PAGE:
On any given day, the waters of Puget Sound are bustling with the traffic of container ships, ferries, and every vessel in between. However, recent work from UW researchers has found that noises from the ships may harm marine life.
UW graduate student Christopher Bassett and his colleagues have been monitoring data from instruments placed in the waters of the northern Admiralty Inlet between Port Townsend and Fort Casey State Park on Whidbey Island. The researchers found that 90 percent of the time, they were picking up signals from nearby marine vessels. These noises routinely exceeded the 120-decibel level the federal government has suggested is harmful to surrounding marine life.
“Due to high densities of vessel traffic in Puget Sound, it’s a noisy place,” Bassett said.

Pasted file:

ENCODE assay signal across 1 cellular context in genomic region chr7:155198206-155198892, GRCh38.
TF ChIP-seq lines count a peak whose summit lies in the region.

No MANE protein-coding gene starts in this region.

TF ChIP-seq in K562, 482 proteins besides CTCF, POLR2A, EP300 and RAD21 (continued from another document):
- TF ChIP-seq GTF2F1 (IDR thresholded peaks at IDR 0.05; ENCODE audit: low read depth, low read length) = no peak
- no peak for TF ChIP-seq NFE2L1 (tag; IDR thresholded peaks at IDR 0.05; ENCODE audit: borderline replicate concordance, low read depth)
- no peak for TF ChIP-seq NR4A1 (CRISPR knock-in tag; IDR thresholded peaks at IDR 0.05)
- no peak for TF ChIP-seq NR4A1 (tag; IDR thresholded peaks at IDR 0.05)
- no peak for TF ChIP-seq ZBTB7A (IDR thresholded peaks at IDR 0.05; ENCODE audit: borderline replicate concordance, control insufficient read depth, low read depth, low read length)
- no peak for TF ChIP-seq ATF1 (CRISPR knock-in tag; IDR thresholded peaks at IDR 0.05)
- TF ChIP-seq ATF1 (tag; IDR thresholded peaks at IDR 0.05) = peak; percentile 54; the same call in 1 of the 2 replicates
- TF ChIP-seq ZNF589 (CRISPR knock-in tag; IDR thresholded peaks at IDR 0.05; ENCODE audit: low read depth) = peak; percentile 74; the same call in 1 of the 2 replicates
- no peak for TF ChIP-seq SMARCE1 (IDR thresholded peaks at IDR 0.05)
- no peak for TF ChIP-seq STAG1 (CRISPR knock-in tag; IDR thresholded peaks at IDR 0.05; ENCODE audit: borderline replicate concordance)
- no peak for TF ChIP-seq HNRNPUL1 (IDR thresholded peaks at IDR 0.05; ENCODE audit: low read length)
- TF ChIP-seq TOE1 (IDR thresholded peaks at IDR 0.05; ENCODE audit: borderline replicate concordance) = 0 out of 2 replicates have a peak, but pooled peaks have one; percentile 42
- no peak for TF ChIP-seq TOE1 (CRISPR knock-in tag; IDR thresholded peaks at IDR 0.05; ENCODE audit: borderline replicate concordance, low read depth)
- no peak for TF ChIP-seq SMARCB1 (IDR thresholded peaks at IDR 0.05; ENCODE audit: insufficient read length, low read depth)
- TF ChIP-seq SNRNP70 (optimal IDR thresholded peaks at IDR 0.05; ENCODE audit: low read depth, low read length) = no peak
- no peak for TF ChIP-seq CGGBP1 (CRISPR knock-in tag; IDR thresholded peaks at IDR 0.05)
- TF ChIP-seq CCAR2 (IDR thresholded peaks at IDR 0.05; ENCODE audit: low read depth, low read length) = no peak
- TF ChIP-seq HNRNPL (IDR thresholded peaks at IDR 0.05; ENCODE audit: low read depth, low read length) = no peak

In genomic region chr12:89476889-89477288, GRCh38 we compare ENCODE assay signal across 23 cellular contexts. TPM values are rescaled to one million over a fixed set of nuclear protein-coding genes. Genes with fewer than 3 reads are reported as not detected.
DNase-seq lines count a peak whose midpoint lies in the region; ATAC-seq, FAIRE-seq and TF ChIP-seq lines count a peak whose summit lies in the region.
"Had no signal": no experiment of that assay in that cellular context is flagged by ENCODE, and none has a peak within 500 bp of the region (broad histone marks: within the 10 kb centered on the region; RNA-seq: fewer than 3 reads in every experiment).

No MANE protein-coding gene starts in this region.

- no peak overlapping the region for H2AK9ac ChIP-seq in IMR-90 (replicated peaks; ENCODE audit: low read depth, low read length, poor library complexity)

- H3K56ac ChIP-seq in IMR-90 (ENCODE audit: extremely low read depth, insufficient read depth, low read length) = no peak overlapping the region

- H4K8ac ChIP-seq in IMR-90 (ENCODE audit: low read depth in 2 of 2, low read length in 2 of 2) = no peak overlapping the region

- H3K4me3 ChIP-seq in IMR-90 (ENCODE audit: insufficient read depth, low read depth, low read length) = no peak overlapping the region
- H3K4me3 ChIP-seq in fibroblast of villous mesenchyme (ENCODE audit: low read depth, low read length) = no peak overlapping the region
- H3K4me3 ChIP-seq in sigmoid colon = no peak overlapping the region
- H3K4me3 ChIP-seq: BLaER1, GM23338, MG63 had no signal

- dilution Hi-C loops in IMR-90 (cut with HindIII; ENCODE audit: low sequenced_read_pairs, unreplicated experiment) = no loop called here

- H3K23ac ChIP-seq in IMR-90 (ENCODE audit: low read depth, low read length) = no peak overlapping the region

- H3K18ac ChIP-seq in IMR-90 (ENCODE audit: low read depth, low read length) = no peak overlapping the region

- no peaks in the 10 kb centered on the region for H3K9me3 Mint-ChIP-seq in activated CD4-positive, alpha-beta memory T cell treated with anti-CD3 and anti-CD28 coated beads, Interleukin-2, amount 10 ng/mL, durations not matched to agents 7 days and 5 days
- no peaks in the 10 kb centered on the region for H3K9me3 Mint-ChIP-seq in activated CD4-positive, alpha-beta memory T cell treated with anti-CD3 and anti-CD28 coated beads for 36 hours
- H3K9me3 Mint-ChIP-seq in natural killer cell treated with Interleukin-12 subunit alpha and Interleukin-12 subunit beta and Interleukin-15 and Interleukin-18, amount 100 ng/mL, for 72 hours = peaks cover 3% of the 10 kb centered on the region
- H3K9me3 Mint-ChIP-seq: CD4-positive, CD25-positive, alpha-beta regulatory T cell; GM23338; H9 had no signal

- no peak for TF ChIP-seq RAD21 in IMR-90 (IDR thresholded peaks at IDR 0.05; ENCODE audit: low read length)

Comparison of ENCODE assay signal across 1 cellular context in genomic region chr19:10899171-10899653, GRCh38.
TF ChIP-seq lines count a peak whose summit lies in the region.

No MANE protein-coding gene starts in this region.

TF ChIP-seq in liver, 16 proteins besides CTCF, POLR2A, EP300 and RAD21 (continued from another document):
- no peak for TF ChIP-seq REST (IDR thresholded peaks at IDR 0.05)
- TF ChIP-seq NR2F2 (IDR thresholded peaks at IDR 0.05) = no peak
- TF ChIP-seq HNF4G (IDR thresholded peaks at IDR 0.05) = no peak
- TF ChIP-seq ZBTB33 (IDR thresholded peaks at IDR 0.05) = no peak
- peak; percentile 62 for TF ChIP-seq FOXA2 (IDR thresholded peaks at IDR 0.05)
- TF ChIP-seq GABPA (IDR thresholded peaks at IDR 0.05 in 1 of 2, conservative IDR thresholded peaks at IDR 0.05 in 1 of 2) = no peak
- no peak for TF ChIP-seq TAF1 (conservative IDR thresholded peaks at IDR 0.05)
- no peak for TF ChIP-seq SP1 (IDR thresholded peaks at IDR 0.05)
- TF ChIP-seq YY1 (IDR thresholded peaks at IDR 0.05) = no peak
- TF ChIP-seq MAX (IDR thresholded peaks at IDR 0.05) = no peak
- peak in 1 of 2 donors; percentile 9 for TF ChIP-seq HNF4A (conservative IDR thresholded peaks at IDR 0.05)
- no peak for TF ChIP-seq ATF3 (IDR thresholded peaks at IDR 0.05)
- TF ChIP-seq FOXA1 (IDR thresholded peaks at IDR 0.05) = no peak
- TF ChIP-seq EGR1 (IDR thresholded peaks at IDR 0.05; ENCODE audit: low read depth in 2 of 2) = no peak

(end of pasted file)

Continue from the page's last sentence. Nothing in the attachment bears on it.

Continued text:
Bassett’s group began its work in April, 2009, as part of a site characterization for a proposal by the Snohomish County Public Utility District (PUD) to install underwater turbines in Admiralty Inlet to harness tidal power.
Dr. Brian Polagye, a research assistant professor in the Department of Mechanical Engineering and co-director of the Northwest National Marine Renewable Energy Center, said in the case of turbines, noise levels were minimal.
“Once you get a few hundred meters away from the turbines, the probability that a marine mammal will hear them drops to less than 20 percent,” Polagye said, adding that mammals hearing the noises depends on several factors, including the vessel type and amount of ambient noise.
However, the sound emitted by turbines and that emitted by a large container ship are two different types of sound.